We are hoping that we can get significant participation from the professional community and the public at large in identifying areas of improvement to reduce the regulatory burden at the local, county and state level. We hope that we can gain enough involvement to have a significant impact on state legislators so we can begin to address the larger problem of the Montana Administrative Procedures Act. But regardless of our “long-game” goals, we are convinced that we can make a difference at the city and county levels to free people who choose to risk their time and money and enter the arena of competition on a fairer, more level playing field that now favors entrenched businesses.
We’re not yet sure what direction we’ll take or what resources and technology we will need. But we know that we can use the help of lawyers to review existing code, stories from individuals about regulatory difficulties, database programmers, researchers, accountants and economists to complete the skill set to make this a durable effort. Of course, anyone with a computer who wants to help will have an opportunity to do so. I have included a page at the top of the site where you can contact us to help in the project. For now we simply ask you to contact us by email but we promise you that we soon will have automated mailing lists to organize our efforts.
In the mean time, we have sketched out a preliminary mission statement that we think appeals to people on both the left and right of the political spectrum. But as always, we value your input.
Mission and background:
As the amount of local, county and state regulation increases, the ability of Montana citizens to exercise their rights under Montana’s Constitution Article II “of pursuing life’s basic necessities” has become increasingly difficult. While we understand the state’s interest in protecting the public through regulation, we also understand that the regulatory corpus becomes outdated, ineffective, and presents barriers to entry for people working in their own interest and it needs continual review for rationality, cost effectiveness and process efficiency in order to provide for the economically disadvantaged to rightfully earn a living in the economic pursuit of their choosing.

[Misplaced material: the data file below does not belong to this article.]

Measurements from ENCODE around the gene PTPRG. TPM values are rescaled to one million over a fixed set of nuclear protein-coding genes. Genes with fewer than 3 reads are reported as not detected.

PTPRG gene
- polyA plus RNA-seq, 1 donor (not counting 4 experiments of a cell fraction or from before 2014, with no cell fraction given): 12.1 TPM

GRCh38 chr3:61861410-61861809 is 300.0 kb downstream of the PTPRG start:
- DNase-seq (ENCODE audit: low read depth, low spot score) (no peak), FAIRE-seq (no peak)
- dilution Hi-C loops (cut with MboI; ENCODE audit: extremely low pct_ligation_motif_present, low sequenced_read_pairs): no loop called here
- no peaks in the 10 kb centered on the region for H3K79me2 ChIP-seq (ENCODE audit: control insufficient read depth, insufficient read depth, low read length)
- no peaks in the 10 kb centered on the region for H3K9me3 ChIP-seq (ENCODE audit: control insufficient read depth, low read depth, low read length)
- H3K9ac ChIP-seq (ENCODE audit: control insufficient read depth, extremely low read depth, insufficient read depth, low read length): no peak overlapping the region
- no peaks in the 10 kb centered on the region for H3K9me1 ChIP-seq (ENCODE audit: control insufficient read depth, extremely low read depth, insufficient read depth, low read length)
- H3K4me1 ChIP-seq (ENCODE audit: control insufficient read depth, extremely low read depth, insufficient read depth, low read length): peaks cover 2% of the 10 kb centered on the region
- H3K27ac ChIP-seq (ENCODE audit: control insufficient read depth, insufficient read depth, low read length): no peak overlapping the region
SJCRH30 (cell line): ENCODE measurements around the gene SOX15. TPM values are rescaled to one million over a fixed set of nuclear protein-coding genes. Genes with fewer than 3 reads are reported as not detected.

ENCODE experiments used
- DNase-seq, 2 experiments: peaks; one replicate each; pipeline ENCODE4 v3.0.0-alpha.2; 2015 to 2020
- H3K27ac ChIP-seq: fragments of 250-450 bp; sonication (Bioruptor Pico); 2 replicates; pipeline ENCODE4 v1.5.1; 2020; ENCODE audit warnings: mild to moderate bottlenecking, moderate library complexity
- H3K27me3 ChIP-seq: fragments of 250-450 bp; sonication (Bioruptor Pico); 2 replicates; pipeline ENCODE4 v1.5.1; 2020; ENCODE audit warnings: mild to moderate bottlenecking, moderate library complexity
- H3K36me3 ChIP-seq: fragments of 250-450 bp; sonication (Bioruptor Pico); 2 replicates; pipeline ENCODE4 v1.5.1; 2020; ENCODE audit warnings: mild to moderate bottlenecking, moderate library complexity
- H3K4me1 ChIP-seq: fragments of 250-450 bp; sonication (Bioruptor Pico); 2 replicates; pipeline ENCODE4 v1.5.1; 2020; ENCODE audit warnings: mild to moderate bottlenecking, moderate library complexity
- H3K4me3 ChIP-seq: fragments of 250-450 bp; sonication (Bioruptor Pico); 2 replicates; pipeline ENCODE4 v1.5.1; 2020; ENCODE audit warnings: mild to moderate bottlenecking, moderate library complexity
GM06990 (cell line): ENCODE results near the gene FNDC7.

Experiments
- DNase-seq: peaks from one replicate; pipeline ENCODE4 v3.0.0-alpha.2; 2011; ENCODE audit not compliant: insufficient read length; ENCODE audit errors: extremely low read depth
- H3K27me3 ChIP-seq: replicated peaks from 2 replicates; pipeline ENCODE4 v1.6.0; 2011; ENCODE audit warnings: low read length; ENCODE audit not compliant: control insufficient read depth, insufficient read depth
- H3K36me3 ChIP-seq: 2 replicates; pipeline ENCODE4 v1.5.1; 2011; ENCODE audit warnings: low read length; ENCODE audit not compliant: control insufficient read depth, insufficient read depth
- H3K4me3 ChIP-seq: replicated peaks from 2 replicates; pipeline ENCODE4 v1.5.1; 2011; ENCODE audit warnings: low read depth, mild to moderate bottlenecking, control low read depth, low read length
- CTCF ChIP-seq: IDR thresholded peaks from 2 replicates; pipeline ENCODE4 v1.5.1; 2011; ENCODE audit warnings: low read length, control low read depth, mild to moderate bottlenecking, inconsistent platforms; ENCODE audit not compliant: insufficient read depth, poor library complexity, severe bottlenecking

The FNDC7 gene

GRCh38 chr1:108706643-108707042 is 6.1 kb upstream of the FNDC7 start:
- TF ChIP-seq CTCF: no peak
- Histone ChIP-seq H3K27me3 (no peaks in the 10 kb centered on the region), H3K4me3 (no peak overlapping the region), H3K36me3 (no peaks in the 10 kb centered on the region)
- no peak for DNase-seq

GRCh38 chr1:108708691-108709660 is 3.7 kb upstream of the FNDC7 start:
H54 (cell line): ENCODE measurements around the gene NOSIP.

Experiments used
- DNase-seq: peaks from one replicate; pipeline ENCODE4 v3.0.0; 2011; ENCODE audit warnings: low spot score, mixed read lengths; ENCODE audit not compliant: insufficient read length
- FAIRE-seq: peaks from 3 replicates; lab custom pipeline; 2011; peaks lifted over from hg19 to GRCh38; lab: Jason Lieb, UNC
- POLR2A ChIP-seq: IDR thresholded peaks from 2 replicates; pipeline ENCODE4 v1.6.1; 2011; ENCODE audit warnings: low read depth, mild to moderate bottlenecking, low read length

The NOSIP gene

We are convinced that the regulatory burden falls disproportionately hard on individuals who hope to create and trade products and services who are in the initial start-up or early expansion phase of small business enterprises and that certain regulations are in place either from a poor understanding of the risks posed to the public or by regulatory capture of special interest who, under the banner of public interest, gain by limiting the entry of new competition and market participants. Additionally, over time the bureaucratic processes of regulation become equally prohibitive for new and growing market entrants and increases in perpetuity for the convenience of the regulators at the expense of the regulated.
Thus, the goal of The Montana Regulation Project (The Project) is to reduce the regulatory barriers to entry for first stage growth and other small enterprises to the greatest extent possible without damaging the public interest.
Areas of Review:
As time and resources permit, a review of all regulations for both policy and process at every level of government at the State level and below is desired. Areas of particular concern are occupational licensing, health codes, building codes, zoning ordinances, access to public property, general licensing and fees. Although the goal is likely impracticable, such a broad objective is required in order to allow whatever resources The Project can muster to be directed to areas that are deemed to have the highest benefit without the confines of otherwise arbitrary restrictions.